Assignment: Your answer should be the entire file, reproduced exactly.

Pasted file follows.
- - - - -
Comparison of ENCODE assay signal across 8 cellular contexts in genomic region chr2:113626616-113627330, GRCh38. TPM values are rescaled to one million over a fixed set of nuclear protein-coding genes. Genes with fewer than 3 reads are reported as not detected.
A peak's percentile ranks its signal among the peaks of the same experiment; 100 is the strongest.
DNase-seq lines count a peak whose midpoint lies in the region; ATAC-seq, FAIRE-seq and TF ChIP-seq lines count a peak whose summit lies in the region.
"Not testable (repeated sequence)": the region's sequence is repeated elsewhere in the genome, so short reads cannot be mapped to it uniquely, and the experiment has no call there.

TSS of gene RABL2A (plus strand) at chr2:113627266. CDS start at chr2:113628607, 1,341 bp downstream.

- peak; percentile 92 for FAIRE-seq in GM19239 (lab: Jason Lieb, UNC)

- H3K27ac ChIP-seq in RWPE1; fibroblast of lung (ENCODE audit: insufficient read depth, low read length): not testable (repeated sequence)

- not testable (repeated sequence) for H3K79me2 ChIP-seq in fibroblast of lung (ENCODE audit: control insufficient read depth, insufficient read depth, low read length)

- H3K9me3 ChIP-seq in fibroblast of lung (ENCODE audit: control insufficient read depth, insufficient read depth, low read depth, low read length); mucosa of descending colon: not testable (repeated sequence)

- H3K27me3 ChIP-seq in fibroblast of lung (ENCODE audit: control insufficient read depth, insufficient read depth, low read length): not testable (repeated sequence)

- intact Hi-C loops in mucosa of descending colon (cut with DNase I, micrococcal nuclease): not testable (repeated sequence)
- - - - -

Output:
Comparison of ENCODE assay signal across 8 cellular contexts in genomic region chr2:113626616-113627330, GRCh38. TPM values are rescaled to one million over a fixed set of nuclear protein-coding genes. Genes with fewer than 3 reads are reported as not detected.
A peak's percentile ranks its signal among the peaks of the same experiment; 100 is the strongest.
DNase-seq lines count a peak whose midpoint lies in the region; ATAC-seq, FAIRE-seq and TF ChIP-seq lines count a peak whose summit lies in the region.
"Not testable (repeated sequence)": the region's sequence is repeated elsewhere in the genome, so short reads cannot be mapped to it uniquely, and the experiment has no call there.

TSS of gene RABL2A (plus strand) at chr2:113627266. CDS start at chr2:113628607, 1,341 bp downstream.

- peak; percentile 92 for FAIRE-seq in GM19239 (lab: Jason Lieb, UNC)

- H3K27ac ChIP-seq in RWPE1; fibroblast of lung (ENCODE audit: insufficient read depth, low read length): not testable (repeated sequence)

- not testable (repeated sequence) for H3K79me2 ChIP-seq in fibroblast of lung (ENCODE audit: control insufficient read depth, insufficient read depth, low read length)

- H3K9me3 ChIP-seq in fibroblast of lung (ENCODE audit: control insufficient read depth, insufficient read depth, low read depth, low read length); mucosa of descending colon: not testable (repeated sequence)

- H3K27me3 ChIP-seq in fibroblast of lung (ENCODE audit: control insufficient read depth, insufficient read depth, low read length): not testable (repeated sequence)

- intact Hi-C loops in mucosa of descending colon (cut with DNase I, micrococcal nuclease): not testable (repeated sequence)